Weak China output deepens worries, Europeans’ soothed
BEIJING - Reuters
Workers sew fabrics at a garment factory in China. China’s manufacturing weakened again in June amid a credit crunch and slower U.S. and European orders, two surveys showed today. AP photoGrowth in China’s vast factory sector slowed to multi-month lows in June on faltering new orders, a pair of surveys showed yesterday, boding ill for the world’s second-largest economy still smarting from fears of a credit crunch.
Meanwhile, PMI data posted yesterday for European manufacturing activity showed signs of stabilisation last month and will probably grow this quarter after encouraging signs emerged even in smaller members of the eurozone.
Economists said the two purchasing managers’ indices (PMI) reinforced their concerns that China’s economic cooldown could deepen in the second quarter, especially with Beijing looking increasingly reluctant to take action to stimulate growth.
“The Chinese economy is still struggling at the bottom,” said Haibin Zhu, chief China economist of JPMorgan in Hong Kong.
Zhu said slowing growth in China’s factory sector, as well as tighter monetary conditions in coming months after a squeeze in the interbank market in the last two weeks, could further hobble the Chinese economy this year.
The official PMI slipped to 50.1 in June from May’s 50.8, just a whisker above the 50-point level that indicates growth. The last time the reading fell below 50 was in September.
A separate PMI survey, conducted by Markit and sponsored by HSBC, fell to a 9-month low of 48.2 from May’s 49.2.
Yet, China’s leaders appear to be comfortable with the country’s slower pace of growth, with President Xi Jinping saying over the weekend that officials should no longer be lauded as “heros” if they chase economic growth at all costs.
The surveys showed demand slackening at home and abroad.
New orders in the official PMI survey tumbled to a four-month low of 50.1 in June. Unlike previous months, it did not publish a reading for new export orders this month without explaining why.
The HSBC/Markit PMI, which focuses on smaller firms and exporters, showed new orders in June slumped to their lowest level since October, even though producers had cut prices to improve sales.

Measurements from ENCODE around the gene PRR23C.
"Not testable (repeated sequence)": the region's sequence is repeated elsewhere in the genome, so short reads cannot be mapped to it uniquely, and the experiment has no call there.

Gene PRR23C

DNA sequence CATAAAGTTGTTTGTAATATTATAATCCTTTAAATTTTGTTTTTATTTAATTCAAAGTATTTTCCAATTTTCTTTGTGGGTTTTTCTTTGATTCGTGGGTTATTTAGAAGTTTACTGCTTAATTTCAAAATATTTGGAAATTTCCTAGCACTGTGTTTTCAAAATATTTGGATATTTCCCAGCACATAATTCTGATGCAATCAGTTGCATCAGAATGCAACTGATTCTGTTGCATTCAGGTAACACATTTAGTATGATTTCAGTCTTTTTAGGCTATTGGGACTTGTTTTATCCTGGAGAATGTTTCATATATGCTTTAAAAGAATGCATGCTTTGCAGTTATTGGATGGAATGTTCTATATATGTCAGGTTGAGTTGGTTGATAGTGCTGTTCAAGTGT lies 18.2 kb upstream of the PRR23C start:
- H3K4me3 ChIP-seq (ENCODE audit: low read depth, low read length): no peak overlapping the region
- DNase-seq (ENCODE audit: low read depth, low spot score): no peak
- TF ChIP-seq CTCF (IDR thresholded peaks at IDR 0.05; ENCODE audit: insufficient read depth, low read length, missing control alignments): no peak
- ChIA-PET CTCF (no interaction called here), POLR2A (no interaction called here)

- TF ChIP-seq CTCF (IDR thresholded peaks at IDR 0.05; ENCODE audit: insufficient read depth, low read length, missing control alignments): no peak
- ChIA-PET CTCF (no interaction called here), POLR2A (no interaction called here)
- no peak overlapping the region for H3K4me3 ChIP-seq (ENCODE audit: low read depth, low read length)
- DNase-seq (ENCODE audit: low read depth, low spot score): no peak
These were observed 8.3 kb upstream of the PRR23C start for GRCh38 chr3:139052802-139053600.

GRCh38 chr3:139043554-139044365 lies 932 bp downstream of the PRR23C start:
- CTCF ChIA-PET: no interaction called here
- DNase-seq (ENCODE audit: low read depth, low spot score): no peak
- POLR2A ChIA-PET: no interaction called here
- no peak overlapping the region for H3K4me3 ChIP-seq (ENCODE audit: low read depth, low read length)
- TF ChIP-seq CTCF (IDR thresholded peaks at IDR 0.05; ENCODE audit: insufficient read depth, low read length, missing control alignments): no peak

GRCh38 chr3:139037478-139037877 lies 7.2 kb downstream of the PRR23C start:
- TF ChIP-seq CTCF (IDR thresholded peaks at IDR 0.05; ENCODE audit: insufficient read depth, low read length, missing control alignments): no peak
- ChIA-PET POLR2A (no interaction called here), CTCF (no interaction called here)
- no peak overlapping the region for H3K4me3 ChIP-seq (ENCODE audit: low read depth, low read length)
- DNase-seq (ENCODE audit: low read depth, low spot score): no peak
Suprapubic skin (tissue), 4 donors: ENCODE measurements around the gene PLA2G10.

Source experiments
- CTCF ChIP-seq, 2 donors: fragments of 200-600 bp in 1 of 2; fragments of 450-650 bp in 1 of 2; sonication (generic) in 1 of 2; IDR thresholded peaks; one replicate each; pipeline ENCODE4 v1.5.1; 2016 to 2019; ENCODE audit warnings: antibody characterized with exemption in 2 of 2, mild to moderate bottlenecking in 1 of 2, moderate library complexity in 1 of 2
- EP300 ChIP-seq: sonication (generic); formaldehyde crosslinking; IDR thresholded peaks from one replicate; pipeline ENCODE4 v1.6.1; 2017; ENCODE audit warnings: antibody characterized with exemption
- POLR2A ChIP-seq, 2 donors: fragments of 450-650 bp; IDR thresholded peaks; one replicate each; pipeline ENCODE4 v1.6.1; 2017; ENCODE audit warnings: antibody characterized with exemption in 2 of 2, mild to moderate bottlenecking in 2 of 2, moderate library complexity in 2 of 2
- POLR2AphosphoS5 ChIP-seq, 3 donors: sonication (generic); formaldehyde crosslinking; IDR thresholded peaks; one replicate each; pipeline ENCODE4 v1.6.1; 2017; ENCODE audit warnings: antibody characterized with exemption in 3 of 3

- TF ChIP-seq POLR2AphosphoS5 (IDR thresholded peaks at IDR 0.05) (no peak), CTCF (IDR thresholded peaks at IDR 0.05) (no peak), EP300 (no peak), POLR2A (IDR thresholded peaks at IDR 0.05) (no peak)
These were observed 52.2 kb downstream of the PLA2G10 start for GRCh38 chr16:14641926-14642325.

The HSBC survey also showed new export orders shrinking in June at their fastest pace since September as U.S. and European clients reduced purchases even after Chinese producers passed on cost savings.
Another pair of PMI surveys measuring service activities is scheduled to be announced on Wednesday.
European signs of stabilisation
For the European data, any indication of a recovery will be welcomed by the European Central Bank, which has come under pressure to take more action to help bring a quicker end to the longest recession in the bloc’s history.
Markit’s final Eurozone Purchasing Managers’ Index rose to a 16-month high of 48.8 in June from May’s 48.3, just above an earlier flash reading of 48.7 but below the break-even 50 level that divides growth from contraction for the 23rd month.
An index measuring output that feeds into the wider composite PMI due out on Wednesday jumped to 49.8, its highest level since February 2012, from 48.8.
“Eurozone manufacturing is showing welcome signs of stabilising. Both output and new orders barely fell during June, and on this trajectory a return to growth for the sector is on the cards for the third quarter,” said Chris Williamson, chief economist at Markit.
The eurozone has been in recession for a year and a half and according to a Reuters poll last month will eke out only tepid growth of 0.2 percent from this quarter.
Central bank president Mario Draghi and other ECB policymakers said last week an exit from exceptional monetary policy measures remained “distant.”